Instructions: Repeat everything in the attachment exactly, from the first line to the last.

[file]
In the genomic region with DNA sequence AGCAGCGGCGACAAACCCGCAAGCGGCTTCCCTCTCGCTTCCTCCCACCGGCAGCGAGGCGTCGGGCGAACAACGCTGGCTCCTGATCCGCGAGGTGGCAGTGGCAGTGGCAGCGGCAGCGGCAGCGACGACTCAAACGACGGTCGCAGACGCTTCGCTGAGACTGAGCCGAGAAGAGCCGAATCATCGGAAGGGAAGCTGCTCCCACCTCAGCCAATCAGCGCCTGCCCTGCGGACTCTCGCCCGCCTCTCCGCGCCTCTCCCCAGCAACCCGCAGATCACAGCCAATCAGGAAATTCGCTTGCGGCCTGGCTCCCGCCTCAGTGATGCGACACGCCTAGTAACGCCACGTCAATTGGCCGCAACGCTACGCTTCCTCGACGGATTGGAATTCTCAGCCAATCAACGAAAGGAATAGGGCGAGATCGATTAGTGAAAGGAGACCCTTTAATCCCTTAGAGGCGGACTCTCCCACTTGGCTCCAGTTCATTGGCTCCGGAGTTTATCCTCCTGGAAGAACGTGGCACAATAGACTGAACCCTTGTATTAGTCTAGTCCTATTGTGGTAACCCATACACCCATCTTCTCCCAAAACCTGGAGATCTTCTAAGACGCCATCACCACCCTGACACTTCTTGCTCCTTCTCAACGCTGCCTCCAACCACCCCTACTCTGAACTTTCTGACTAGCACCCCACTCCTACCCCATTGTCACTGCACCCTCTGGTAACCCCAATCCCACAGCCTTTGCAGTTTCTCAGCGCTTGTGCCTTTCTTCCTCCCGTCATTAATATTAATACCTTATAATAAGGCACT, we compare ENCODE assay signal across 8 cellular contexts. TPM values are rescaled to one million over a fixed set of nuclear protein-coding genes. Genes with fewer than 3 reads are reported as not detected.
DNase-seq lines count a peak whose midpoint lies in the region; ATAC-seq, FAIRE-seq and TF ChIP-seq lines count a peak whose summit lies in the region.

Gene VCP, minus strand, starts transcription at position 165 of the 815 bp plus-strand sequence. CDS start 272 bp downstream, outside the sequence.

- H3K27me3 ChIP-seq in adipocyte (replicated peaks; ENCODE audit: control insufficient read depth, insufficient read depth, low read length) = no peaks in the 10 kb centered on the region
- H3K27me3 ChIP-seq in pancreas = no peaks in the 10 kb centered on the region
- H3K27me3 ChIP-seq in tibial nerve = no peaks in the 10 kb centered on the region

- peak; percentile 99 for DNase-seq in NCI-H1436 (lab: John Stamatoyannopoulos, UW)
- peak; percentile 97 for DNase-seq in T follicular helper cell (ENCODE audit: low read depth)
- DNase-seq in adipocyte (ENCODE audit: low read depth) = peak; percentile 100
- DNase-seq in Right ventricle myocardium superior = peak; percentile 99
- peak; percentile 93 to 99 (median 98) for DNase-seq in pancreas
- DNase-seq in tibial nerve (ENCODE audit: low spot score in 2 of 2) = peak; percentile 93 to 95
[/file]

In the genomic region with DNA sequence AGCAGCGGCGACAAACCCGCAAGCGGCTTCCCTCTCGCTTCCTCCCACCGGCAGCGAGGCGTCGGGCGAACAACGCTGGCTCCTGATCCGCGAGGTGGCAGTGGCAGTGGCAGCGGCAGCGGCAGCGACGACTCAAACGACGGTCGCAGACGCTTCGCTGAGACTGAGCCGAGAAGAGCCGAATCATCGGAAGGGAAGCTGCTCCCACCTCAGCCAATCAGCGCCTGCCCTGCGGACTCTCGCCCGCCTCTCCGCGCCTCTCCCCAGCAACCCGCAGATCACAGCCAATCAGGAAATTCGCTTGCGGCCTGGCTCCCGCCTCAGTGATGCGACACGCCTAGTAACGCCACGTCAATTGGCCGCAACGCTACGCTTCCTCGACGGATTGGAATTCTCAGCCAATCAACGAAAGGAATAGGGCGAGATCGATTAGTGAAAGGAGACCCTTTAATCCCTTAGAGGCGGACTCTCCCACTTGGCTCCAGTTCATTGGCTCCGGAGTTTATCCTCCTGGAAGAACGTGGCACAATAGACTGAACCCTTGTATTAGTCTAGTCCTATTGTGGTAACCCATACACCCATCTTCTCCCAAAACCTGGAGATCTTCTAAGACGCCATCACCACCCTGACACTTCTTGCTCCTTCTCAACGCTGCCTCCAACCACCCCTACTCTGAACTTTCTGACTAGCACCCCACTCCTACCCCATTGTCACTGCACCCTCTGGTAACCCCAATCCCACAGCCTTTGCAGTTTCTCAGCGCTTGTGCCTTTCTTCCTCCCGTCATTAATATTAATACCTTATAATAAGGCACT, we compare ENCODE assay signal across 8 cellular contexts. TPM values are rescaled to one million over a fixed set of nuclear protein-coding genes. Genes with fewer than 3 reads are reported as not detected.
DNase-seq lines count a peak whose midpoint lies in the region; ATAC-seq, FAIRE-seq and TF ChIP-seq lines count a peak whose summit lies in the region.

Gene VCP, minus strand, starts transcription at position 165 of the 815 bp plus-strand sequence. CDS start 272 bp downstream, outside the sequence.

- H3K27me3 ChIP-seq in adipocyte (replicated peaks; ENCODE audit: control insufficient read depth, insufficient read depth, low read length) = no peaks in the 10 kb centered on the region
- H3K27me3 ChIP-seq in pancreas = no peaks in the 10 kb centered on the region
- H3K27me3 ChIP-seq in tibial nerve = no peaks in the 10 kb centered on the region

- peak; percentile 99 for DNase-seq in NCI-H1436 (lab: John Stamatoyannopoulos, UW)
- peak; percentile 97 for DNase-seq in T follicular helper cell (ENCODE audit: low read depth)
- DNase-seq in adipocyte (ENCODE audit: low read depth) = peak; percentile 100
- DNase-seq in Right ventricle myocardium superior = peak; percentile 99
- peak; percentile 93 to 99 (median 98) for DNase-seq in pancreas
- DNase-seq in tibial nerve (ENCODE audit: low spot score in 2 of 2) = peak; percentile 93 to 95